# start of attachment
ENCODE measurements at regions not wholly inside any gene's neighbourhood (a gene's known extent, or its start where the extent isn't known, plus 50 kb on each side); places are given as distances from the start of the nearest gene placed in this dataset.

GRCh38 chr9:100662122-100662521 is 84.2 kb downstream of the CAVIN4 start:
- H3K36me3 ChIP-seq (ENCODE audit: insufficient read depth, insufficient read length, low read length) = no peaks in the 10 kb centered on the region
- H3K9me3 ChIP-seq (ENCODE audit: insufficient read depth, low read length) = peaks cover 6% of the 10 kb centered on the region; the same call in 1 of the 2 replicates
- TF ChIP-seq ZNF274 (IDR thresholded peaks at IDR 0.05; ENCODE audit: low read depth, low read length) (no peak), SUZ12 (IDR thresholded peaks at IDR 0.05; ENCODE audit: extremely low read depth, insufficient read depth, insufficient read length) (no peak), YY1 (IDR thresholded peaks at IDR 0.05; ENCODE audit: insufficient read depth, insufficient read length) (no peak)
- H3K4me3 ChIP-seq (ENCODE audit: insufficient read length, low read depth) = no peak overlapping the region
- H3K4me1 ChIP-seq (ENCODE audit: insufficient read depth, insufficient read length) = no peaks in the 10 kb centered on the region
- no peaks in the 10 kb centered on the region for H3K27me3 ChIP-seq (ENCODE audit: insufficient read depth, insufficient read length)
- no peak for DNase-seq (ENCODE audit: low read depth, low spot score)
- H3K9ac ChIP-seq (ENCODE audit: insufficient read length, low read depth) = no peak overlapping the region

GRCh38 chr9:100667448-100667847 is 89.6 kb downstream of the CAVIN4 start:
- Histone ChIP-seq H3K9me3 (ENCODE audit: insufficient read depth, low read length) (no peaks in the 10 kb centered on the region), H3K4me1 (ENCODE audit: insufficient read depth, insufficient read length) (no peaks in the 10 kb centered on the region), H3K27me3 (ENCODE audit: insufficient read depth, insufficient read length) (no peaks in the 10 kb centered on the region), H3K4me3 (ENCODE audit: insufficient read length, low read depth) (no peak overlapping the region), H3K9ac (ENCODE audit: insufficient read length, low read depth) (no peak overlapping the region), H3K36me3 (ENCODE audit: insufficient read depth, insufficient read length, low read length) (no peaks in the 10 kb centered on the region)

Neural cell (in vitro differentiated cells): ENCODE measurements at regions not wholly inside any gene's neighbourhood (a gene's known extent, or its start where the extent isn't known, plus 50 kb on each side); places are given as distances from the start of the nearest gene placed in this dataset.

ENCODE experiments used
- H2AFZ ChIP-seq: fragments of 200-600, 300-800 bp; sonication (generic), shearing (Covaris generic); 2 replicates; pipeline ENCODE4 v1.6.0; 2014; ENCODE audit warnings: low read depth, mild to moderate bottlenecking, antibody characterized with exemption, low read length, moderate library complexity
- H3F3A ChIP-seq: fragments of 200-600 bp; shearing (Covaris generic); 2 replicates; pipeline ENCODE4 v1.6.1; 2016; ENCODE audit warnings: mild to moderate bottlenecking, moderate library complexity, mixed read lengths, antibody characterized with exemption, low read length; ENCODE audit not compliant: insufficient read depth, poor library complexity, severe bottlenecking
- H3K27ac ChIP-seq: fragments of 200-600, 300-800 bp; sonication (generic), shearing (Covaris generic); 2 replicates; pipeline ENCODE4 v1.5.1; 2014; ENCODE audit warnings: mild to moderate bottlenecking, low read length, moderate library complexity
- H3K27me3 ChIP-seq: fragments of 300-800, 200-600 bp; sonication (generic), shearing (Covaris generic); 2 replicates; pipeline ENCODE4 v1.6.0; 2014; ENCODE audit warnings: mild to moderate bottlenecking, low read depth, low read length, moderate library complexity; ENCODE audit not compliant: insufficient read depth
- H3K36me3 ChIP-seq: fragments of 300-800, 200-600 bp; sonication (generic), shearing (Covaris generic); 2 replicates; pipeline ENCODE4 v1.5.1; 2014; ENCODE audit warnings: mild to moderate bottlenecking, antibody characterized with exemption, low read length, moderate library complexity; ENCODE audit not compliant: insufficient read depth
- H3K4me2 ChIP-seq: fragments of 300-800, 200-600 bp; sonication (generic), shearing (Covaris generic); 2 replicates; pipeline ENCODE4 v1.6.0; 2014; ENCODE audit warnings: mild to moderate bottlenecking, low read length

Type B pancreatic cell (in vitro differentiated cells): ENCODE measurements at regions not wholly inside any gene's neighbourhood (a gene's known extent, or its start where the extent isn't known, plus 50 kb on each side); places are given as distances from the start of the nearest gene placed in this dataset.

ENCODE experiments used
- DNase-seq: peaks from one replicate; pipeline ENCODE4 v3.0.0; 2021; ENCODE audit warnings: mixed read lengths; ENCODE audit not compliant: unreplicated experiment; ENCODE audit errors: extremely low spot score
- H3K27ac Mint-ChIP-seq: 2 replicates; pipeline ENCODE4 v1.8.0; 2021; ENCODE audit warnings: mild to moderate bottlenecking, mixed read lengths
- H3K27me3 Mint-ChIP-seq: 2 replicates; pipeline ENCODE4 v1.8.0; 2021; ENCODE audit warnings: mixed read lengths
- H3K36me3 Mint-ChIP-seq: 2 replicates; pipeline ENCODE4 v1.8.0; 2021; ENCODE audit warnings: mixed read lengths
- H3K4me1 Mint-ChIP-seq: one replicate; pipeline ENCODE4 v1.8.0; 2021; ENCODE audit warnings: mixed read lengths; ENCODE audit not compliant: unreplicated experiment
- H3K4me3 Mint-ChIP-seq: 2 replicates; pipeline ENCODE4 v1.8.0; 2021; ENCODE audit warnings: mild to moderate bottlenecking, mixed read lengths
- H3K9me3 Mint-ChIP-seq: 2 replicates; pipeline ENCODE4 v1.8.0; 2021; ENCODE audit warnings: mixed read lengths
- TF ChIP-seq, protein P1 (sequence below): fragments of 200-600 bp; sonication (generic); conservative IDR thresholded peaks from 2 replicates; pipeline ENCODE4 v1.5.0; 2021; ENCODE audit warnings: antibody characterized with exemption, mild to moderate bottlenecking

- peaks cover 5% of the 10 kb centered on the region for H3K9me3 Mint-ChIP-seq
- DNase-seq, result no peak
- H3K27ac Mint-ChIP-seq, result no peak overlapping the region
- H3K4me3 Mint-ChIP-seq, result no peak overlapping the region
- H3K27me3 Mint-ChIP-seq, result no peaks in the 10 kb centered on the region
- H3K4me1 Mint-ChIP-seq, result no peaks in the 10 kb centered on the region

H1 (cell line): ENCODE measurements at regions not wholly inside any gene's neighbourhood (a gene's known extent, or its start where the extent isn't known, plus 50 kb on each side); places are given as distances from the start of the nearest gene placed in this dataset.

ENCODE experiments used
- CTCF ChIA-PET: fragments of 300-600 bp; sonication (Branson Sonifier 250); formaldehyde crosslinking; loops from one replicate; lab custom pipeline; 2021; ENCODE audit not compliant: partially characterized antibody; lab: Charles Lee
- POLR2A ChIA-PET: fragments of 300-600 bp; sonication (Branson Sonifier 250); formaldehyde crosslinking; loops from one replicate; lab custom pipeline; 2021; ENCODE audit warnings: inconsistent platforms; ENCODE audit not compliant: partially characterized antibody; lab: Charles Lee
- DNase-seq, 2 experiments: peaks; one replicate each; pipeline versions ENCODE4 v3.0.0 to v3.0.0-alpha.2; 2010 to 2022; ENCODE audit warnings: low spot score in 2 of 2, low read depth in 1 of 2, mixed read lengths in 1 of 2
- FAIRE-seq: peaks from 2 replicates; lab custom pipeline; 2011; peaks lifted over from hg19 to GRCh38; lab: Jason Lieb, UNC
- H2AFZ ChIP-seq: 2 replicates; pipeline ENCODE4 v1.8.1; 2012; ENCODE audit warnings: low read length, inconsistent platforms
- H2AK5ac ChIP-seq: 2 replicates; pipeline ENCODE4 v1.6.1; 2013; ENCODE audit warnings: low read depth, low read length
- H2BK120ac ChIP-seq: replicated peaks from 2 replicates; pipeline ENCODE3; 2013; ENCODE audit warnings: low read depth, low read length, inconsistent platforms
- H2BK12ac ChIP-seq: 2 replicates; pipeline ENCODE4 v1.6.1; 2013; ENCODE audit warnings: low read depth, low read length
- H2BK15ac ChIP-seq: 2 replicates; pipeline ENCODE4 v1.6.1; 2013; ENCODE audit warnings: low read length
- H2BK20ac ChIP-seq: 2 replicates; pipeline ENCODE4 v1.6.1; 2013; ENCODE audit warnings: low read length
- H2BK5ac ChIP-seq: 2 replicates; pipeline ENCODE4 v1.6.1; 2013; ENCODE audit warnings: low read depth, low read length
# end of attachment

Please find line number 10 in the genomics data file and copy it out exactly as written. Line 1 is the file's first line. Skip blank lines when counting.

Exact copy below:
- H3K9ac ChIP-seq (ENCODE audit: insufficient read length, low read depth) = no peak overlapping the region